Cash and Carry Healthcare Has Evolved

December 22, 2010

The future of the direct-pay practice model is bright. Here's how it works, the affect on patients, and where it fits with models promoted by healthcare reform.

Ten years ago no one thought it could work. Not taking insurance, not being in any PPO networks, refusing to make the burden of insurance filing overhead my own, I opened my cash and carry practice on April Fool's Day almost a full decade ago.

I had seen the strain on patients without insurance who could not afford to pay for simple follow-up visits or health maintenance screenings. I had witnessed firsthand the burnout of primary-care physicians working around me on a treadmill of widget production, trying to see enough patients each day to keep their doors open. I knew there had to be a better mousetrap.

After reading and researching various models of healthcare delivery, I spent about 18 months designing a practice structure that would address these problems. Uninsured patients had to somehow have access to discounted cash rates. Physicians had to be able to spend more time with patients and not feel like they had to run room to room.

What I have discovered over the years is that my innovation is really just a throwback to 50 years ago. Patients once paid their physicians directly, sometimes with cash, sometimes with chickens, sometimes with seed. A doctor's office usually had only one staff person at that time. That person did not have to submit insurance claims, appeal rejected claims, or worry about proper coding and modifiers. They helped the physician check patients in and out and assisted with procedures. Wouldn't it be nice to go back to that simpler time? Well, that's exactly what I did. By shunning all insurance contracts, permanently opting out of Medicare, and integrating modern technology with the simplicity of the past, I created a low-overhead, direct-pay practice model.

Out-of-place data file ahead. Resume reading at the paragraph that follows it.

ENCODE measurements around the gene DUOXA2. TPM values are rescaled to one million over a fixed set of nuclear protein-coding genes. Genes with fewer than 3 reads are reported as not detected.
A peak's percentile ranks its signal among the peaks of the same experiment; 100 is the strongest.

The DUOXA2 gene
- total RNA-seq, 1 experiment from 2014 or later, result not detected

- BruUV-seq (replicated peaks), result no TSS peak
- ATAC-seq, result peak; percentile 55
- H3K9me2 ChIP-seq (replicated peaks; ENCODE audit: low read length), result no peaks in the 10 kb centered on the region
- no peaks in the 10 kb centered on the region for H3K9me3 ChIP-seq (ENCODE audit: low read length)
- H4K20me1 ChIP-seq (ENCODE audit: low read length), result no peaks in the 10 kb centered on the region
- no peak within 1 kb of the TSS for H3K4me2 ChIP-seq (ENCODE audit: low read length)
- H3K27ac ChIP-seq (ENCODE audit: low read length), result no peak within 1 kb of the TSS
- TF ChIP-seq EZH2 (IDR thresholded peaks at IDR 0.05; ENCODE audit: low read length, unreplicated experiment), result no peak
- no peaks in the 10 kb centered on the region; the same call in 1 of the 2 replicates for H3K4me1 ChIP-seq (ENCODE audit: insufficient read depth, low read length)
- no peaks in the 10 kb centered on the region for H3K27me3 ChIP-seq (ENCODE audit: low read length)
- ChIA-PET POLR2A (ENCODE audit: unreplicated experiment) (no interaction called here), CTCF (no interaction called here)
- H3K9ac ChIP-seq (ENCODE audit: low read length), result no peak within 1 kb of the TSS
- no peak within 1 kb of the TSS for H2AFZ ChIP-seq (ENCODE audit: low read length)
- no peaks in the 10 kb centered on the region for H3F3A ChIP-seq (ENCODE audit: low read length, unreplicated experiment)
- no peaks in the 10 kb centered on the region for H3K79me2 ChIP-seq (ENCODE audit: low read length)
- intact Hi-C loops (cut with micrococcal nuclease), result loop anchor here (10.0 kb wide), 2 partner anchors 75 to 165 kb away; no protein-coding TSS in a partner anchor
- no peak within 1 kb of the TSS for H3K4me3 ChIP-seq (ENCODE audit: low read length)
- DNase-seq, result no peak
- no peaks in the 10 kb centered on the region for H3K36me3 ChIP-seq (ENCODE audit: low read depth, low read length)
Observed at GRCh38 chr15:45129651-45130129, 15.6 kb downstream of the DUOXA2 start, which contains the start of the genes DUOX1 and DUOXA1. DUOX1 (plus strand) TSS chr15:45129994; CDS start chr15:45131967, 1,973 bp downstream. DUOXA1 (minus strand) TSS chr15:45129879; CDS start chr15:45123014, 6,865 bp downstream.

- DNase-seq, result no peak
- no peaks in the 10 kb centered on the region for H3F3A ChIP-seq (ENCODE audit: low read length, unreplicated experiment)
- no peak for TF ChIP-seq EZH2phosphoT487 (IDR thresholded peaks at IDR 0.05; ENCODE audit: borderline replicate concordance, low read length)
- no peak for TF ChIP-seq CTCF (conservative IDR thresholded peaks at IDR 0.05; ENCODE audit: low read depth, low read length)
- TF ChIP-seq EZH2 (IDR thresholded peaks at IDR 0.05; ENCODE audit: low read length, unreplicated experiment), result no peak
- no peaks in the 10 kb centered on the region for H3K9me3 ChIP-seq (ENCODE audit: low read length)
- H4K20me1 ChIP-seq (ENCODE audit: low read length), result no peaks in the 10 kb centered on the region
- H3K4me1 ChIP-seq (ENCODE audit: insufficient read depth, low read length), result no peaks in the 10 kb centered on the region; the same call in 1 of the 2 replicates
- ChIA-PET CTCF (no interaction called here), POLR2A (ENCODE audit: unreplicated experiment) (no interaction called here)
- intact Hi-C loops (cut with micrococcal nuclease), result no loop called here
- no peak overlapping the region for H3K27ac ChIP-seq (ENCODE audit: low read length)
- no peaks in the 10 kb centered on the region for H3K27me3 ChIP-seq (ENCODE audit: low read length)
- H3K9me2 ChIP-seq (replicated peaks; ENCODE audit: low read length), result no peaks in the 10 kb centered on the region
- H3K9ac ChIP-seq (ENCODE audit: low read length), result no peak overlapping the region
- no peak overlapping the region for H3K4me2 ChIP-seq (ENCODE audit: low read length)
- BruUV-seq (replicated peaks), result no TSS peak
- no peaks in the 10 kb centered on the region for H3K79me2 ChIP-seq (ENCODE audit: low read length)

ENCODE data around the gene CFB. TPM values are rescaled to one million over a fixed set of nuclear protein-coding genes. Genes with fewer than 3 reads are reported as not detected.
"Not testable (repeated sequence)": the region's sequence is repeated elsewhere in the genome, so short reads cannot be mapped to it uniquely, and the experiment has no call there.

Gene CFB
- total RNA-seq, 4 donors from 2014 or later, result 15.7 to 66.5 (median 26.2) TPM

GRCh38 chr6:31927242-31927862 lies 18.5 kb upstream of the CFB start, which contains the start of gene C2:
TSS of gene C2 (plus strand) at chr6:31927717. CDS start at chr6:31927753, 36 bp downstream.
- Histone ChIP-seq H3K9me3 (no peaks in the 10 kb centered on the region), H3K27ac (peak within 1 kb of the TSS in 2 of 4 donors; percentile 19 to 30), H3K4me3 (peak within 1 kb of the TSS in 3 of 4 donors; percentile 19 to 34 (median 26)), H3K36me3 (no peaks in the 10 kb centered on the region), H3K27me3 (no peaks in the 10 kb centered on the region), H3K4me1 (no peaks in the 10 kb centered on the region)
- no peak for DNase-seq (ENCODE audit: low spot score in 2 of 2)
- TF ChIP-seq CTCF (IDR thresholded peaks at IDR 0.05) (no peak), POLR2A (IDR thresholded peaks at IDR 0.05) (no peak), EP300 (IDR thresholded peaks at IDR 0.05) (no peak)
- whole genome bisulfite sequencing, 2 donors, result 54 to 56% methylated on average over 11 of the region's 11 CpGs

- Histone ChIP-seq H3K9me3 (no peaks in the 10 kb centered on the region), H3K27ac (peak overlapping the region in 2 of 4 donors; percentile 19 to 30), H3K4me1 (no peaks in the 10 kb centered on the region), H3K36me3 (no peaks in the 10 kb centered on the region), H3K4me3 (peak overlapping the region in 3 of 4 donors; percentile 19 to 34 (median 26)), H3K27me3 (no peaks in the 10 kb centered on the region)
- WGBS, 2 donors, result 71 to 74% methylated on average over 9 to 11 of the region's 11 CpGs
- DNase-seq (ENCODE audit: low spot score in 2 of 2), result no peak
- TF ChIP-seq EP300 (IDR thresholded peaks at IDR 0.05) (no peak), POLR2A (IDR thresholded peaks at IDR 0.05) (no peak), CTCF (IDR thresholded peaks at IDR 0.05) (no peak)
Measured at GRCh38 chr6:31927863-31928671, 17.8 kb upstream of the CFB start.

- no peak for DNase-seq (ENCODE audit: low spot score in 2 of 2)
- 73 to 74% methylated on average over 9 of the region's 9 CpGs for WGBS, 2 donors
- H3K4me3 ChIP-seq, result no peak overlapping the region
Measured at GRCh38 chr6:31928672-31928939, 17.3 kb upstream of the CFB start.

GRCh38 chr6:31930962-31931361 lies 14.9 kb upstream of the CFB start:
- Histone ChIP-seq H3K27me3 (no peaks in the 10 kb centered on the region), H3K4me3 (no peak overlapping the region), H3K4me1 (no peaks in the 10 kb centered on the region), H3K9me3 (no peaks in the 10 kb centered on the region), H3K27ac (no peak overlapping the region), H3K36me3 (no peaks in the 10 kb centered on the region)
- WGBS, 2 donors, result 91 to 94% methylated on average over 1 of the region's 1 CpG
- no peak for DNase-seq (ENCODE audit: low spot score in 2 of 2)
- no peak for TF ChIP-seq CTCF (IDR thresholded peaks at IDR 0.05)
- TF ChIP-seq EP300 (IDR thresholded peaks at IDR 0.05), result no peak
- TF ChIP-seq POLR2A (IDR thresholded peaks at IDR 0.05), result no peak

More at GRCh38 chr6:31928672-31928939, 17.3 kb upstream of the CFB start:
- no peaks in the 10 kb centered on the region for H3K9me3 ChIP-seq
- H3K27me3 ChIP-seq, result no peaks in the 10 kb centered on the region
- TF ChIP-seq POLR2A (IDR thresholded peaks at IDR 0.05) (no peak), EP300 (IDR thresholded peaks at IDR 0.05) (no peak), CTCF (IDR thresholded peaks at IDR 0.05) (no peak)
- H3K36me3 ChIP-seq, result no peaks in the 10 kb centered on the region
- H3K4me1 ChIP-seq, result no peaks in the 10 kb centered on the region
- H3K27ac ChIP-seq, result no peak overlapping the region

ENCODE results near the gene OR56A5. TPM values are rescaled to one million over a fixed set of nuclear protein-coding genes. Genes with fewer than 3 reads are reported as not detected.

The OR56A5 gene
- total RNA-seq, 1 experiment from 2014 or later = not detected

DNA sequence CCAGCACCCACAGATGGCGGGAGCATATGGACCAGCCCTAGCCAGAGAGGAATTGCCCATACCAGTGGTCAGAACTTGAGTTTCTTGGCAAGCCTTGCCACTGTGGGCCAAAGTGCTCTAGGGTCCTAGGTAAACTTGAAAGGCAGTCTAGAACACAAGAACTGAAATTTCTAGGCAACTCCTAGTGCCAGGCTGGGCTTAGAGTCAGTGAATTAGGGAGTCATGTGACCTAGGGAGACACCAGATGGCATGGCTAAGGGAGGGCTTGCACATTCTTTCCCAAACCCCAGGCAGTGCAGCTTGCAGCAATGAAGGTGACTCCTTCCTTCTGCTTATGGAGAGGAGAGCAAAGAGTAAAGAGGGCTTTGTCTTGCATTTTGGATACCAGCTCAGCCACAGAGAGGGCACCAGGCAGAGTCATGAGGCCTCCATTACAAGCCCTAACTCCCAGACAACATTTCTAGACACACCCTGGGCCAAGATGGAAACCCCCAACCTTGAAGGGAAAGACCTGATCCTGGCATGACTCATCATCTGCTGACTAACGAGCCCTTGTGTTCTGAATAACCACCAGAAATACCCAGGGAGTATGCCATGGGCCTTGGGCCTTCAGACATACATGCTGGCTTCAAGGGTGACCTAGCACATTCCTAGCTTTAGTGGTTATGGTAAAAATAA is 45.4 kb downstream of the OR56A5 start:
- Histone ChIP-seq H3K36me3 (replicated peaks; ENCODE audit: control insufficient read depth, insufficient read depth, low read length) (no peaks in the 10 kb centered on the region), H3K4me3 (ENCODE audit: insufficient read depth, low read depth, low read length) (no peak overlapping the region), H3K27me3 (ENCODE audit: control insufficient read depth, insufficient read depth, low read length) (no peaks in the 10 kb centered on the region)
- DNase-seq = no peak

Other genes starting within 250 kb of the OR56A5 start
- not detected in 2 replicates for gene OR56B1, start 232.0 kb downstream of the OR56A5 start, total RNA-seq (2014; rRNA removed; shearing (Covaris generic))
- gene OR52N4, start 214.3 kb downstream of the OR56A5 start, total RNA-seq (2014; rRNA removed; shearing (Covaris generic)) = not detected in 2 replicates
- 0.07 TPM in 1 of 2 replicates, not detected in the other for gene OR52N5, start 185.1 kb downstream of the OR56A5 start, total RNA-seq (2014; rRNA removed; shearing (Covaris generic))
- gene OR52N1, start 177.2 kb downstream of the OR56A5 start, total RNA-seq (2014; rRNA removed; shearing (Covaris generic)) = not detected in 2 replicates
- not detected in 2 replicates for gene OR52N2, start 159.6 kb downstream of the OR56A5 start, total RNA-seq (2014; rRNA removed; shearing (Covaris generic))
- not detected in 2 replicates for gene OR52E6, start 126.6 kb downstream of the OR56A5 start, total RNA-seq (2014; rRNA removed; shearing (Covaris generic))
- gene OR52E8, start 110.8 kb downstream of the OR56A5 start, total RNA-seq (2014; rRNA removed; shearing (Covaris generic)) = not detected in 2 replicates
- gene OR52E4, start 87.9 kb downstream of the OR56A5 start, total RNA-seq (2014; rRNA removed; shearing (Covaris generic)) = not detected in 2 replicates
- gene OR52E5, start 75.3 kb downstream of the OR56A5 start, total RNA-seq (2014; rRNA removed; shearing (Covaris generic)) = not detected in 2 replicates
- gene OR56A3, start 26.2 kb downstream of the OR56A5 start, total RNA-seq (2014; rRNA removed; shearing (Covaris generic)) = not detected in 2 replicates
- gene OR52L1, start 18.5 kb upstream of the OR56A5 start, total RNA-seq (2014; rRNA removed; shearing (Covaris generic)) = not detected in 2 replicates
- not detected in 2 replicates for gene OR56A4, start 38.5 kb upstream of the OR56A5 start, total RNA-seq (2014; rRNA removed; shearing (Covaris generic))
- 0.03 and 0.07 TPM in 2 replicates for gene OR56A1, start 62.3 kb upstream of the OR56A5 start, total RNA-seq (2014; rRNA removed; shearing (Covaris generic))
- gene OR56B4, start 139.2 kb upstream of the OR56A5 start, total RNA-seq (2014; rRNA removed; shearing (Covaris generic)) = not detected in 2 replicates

Ten years later we have about 6,000 patients in our micropractice. We save uninsured patients about 85 percent overall on their outpatient healthcare costs through reduced fees. We have been identified as one of 28 Cardiovascular Centers of Excellence in the United States. Our outcomes measures such as HgbA1C, average LDL, and percent of patients at their blood pressure goals are in the top 10 percent nationally based on audits done as part of a CQI program conducted by COSEHC and evaluations done by fourth-year UNC Chapel Hill medical students participating in a "New Models of Care" elective.